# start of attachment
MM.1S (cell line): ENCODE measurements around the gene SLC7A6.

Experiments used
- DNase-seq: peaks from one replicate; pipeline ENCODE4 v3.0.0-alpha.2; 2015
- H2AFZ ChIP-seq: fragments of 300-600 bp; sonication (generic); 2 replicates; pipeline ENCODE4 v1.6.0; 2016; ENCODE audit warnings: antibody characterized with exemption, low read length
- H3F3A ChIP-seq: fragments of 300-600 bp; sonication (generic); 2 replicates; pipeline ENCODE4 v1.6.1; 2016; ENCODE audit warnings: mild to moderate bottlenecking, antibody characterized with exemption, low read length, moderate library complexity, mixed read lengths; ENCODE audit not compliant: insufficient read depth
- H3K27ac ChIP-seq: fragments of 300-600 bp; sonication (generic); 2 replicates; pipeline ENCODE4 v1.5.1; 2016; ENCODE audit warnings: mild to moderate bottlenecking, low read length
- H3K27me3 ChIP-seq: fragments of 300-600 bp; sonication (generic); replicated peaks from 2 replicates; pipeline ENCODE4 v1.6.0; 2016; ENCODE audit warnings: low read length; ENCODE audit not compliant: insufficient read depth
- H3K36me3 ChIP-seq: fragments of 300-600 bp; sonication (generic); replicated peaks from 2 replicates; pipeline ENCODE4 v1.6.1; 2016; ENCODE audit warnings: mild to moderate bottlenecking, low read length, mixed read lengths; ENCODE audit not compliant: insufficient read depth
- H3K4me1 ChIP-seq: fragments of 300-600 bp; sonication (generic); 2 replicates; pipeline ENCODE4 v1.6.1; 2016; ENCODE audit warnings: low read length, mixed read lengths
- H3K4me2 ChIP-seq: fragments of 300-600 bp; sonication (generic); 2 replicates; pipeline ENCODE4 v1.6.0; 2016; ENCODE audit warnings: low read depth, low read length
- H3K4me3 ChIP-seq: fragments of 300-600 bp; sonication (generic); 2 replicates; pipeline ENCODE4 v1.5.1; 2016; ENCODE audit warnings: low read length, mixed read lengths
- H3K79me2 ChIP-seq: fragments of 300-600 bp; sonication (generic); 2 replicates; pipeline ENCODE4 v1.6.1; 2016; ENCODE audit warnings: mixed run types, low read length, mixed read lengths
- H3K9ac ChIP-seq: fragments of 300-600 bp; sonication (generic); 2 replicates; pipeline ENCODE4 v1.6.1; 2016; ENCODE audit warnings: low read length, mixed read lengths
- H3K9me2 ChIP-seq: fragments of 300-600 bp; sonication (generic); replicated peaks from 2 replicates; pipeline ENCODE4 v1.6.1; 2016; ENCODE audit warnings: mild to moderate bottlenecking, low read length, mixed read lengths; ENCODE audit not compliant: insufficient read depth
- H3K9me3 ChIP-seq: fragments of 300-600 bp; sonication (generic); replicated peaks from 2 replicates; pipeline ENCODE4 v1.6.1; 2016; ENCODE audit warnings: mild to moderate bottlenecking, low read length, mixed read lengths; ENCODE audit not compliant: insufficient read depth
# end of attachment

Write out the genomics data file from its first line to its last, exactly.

MM.1S (cell line): ENCODE measurements around the gene SLC7A6.

Experiments used
- DNase-seq: peaks from one replicate; pipeline ENCODE4 v3.0.0-alpha.2; 2015
- H2AFZ ChIP-seq: fragments of 300-600 bp; sonication (generic); 2 replicates; pipeline ENCODE4 v1.6.0; 2016; ENCODE audit warnings: antibody characterized with exemption, low read length
- H3F3A ChIP-seq: fragments of 300-600 bp; sonication (generic); 2 replicates; pipeline ENCODE4 v1.6.1; 2016; ENCODE audit warnings: mild to moderate bottlenecking, antibody characterized with exemption, low read length, moderate library complexity, mixed read lengths; ENCODE audit not compliant: insufficient read depth
- H3K27ac ChIP-seq: fragments of 300-600 bp; sonication (generic); 2 replicates; pipeline ENCODE4 v1.5.1; 2016; ENCODE audit warnings: mild to moderate bottlenecking, low read length
- H3K27me3 ChIP-seq: fragments of 300-600 bp; sonication (generic); replicated peaks from 2 replicates; pipeline ENCODE4 v1.6.0; 2016; ENCODE audit warnings: low read length; ENCODE audit not compliant: insufficient read depth
- H3K36me3 ChIP-seq: fragments of 300-600 bp; sonication (generic); replicated peaks from 2 replicates; pipeline ENCODE4 v1.6.1; 2016; ENCODE audit warnings: mild to moderate bottlenecking, low read length, mixed read lengths; ENCODE audit not compliant: insufficient read depth
- H3K4me1 ChIP-seq: fragments of 300-600 bp; sonication (generic); 2 replicates; pipeline ENCODE4 v1.6.1; 2016; ENCODE audit warnings: low read length, mixed read lengths
- H3K4me2 ChIP-seq: fragments of 300-600 bp; sonication (generic); 2 replicates; pipeline ENCODE4 v1.6.0; 2016; ENCODE audit warnings: low read depth, low read length
- H3K4me3 ChIP-seq: fragments of 300-600 bp; sonication (generic); 2 replicates; pipeline ENCODE4 v1.5.1; 2016; ENCODE audit warnings: low read length, mixed read lengths
- H3K79me2 ChIP-seq: fragments of 300-600 bp; sonication (generic); 2 replicates; pipeline ENCODE4 v1.6.1; 2016; ENCODE audit warnings: mixed run types, low read length, mixed read lengths
- H3K9ac ChIP-seq: fragments of 300-600 bp; sonication (generic); 2 replicates; pipeline ENCODE4 v1.6.1; 2016; ENCODE audit warnings: low read length, mixed read lengths
- H3K9me2 ChIP-seq: fragments of 300-600 bp; sonication (generic); replicated peaks from 2 replicates; pipeline ENCODE4 v1.6.1; 2016; ENCODE audit warnings: mild to moderate bottlenecking, low read length, mixed read lengths; ENCODE audit not compliant: insufficient read depth
- H3K9me3 ChIP-seq: fragments of 300-600 bp; sonication (generic); replicated peaks from 2 replicates; pipeline ENCODE4 v1.6.1; 2016; ENCODE audit warnings: mild to moderate bottlenecking, low read length, mixed read lengths; ENCODE audit not compliant: insufficient read depth